People traveling to Canada and Mexico need to know about the new passport laws and border entry rules contained in a federal law called the Western Hemisphere Travel Initiative (WHTI). The WHTI is designed to strengthen America's borders by requiring passports and proof of residency at points of entry into the U.S. -- border points where passports had traditionally not been checked (for example, when driving into Michigan from Canada). Under the WHTI, Americans traveling to any destination within the Western Hemisphere -- including Canada, Mexico, the Caribbean, and Bermuda -- are required to take a few extra steps on their return. The following guidelines summarize the basic requirements of the WHTI and how the law affects you. (To learn more about other laws affecting you when you travel, see Nolo's Travel Law section.)
The Western Hemisphere Travel Initiative (WHTI) is a set of new passport laws and travel requirements that was rolled out in two phases. Phase 1 of the program went into effect on January 23, 2007 and affected air travel into the U.S. from other Western Hemisphere countries (such as Canada, Mexico, Caribbean nations, and the Bahamas). Phase 2 went into effect on June 1, 2009 and affected entry into the U.S. at land and sea ports from within the Western Hemisphere.
The goal of the WHTI, according to the U.S. Department of Homeland Security, is to strengthen border security while facilitating entry into the United States for U.S. citizens and legitimate international travelers.
Since early 2007, all U.S. citizens -- including newborns, infants, and children -- returning to the United States from any international location are required to present a valid U.S. passport. There are limited exceptions to this requirement, including the following:
Lawful permanent residents returning to the United States must present a valid permanent resident card or other evidence of permanent residence status.
Beginning in June 2009, all U.S. citizens returning to the United States by land or sea must present one of the following documents to gain entry:
The passport card, a cheaper alternative to the passport, was made available under the WHTI. The passport card can be used in lieu of a passport to enter the U.S. from Canada, Mexico, the Caribbean, and Bermuda at land border crossings or sea ports-of-entry. The passport card may not be used when entering the U.S. by air. For more information about the U.S. passport card, visit the U.S. Department of State's website at http://travel.state.gov/passport/ppt_card/ppt_card_3926.html.
An enhanced driver's license denotes both identity and citizenship and can be used as a cross-border travel document to enter the United States by land and sea only. Four states are currently issuing enhanced driver's licenses: Michigan, New York, Vermont, and Washington. For more information about enhanced driver's licenses, visit the U.S. Customs and Border Protection website at www.getyouhome.gov/html/EDL_map.html.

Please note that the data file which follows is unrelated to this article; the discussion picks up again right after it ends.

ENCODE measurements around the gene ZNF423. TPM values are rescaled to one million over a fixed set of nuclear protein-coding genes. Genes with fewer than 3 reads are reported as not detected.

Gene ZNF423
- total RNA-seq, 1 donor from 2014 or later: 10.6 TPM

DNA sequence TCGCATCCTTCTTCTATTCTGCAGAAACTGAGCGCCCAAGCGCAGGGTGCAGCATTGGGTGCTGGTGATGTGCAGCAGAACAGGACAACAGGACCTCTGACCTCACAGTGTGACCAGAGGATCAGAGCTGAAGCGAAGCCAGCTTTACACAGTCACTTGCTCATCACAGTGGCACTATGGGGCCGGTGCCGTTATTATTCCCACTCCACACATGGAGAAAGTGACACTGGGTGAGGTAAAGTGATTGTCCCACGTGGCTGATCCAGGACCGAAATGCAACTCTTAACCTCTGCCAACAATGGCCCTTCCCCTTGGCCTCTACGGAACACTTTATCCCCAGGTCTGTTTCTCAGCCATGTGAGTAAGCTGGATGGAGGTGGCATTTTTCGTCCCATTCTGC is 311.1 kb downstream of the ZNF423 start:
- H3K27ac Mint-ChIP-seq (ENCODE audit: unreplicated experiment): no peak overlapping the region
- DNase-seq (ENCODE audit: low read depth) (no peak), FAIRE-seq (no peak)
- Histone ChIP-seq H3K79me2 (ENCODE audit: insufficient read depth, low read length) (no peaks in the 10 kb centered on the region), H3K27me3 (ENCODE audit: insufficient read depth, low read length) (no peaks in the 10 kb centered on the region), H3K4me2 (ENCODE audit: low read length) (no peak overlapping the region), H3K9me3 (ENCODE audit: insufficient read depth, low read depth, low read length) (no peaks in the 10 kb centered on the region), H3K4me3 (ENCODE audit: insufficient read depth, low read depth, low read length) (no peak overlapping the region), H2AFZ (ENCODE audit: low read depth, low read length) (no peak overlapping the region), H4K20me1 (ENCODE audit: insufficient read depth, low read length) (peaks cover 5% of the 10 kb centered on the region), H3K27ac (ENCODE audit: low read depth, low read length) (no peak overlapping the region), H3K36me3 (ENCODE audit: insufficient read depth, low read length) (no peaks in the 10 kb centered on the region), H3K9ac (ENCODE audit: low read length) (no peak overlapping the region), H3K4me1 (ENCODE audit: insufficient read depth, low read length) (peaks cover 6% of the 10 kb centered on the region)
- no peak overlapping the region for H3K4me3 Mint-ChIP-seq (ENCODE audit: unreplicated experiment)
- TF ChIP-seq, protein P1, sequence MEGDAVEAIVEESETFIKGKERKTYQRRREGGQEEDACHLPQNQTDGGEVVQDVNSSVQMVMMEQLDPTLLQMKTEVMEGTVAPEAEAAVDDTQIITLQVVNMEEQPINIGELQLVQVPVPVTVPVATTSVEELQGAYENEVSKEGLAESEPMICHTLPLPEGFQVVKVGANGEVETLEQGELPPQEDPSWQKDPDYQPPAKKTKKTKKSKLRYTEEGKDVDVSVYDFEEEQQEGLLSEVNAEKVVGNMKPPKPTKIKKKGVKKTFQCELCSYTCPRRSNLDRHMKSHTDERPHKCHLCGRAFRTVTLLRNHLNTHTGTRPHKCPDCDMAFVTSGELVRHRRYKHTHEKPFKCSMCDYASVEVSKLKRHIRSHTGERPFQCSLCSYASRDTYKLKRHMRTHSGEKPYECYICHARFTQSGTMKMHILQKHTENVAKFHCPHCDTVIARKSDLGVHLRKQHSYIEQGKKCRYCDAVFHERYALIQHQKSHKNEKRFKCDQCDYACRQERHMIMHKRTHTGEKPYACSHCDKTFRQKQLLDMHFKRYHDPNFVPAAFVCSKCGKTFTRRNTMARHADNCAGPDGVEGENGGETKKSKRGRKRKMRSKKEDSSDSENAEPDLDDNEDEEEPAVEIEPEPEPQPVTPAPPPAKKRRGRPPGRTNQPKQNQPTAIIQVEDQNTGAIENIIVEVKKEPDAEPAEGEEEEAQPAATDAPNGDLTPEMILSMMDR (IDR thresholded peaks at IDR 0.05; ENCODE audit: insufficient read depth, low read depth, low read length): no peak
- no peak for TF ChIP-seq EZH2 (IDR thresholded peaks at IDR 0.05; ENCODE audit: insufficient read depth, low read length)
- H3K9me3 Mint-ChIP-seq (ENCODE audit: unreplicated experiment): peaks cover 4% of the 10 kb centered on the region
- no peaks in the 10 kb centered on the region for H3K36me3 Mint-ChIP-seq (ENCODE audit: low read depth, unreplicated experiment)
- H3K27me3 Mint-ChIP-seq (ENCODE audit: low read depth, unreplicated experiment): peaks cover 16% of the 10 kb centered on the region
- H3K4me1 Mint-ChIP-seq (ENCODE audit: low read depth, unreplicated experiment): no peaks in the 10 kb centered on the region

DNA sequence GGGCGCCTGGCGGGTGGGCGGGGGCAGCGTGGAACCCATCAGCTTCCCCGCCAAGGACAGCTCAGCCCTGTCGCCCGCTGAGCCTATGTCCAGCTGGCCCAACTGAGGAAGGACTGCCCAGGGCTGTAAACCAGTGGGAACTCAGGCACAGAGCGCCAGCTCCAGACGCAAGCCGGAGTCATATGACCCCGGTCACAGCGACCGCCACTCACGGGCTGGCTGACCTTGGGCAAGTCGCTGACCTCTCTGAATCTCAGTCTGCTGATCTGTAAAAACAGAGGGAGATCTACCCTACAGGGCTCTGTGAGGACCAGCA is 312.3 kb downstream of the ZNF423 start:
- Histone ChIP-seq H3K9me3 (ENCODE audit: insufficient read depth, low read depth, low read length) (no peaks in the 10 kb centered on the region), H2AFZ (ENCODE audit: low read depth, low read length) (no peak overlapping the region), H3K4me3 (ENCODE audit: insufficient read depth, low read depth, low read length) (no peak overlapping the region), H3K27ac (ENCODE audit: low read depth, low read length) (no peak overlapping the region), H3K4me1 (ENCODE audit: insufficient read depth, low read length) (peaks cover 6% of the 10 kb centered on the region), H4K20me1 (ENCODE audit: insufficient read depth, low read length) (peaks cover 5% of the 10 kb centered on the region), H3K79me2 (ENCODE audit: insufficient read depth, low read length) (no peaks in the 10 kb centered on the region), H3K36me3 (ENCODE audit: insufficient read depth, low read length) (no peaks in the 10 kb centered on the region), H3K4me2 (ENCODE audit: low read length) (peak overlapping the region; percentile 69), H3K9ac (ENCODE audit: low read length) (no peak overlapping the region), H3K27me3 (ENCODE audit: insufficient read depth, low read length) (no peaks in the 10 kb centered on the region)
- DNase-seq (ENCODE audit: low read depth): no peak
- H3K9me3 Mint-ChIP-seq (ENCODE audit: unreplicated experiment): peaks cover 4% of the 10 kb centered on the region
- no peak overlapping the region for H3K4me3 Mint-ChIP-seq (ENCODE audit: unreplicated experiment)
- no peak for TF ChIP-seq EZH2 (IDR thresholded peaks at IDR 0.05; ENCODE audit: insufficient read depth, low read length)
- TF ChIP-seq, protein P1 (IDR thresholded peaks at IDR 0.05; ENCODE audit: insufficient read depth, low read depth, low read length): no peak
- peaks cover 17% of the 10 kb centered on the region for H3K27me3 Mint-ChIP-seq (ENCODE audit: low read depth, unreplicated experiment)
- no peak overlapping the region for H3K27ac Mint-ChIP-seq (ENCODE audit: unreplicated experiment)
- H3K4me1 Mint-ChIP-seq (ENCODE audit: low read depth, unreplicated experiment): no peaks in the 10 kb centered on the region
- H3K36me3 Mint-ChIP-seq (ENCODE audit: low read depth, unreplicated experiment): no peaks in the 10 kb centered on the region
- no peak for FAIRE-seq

If you cross the U.S. border by land or sea frequently, you may want to participate in one of the Trusted Traveler Programs: NEXUS, SENTRI, or FAST. Travelers who are pre-approved under the NEXUS, SENTRI, or FAST programs can take advantage of expedited travel through dedicated lanes when entering the United States by land. The NEXUS card is designed for travel between the United States and Canada, the SENTRI card for travel between the United States and Mexico, and the FAST card for commercial truck drivers between the United States and Canada or Mexico. But any of the three cards may be used at all United States land and sea ports of entry. Each of the Trusted Traveler Programs has its own set of application requirements. For more information about NEXUS, SENTRI, or FAST, visit the U.S. Customs and Border Protection website at www.cbp.gov/xp/cgov/travel/.
If you are returning to the United States by land or by sea, and you fall into one of the following categories, an alternative form of identification may be presented:
Visit the U.S. Customs and Border Protection website at www.cbp.gov/xp/cgov/travel/ for information about the alternative forms of identification that may be used.
U.S. territories are considered part of the United States, so travelers returning from any of them (including Guam, Puerto Rico, the U.S. Virgin Islands, American Samoa, Swains Island, and the Commonwealth of the Northern Mariana Islands) do not need to present passports upon re-entry. However, any previous requirements, including the presentation of a valid photo I.D., are still in effect.
Remember, it's always wise to check the entry requirements for the foreign country you are planning to visit, as well as U.S. government websites to check that your information about re-entry into the United States is up to date. You can also read more about the Western Hemisphere Travel Initiative at the U.S. Customs and Border Protection's WHTI website at www.getyouhome.gov.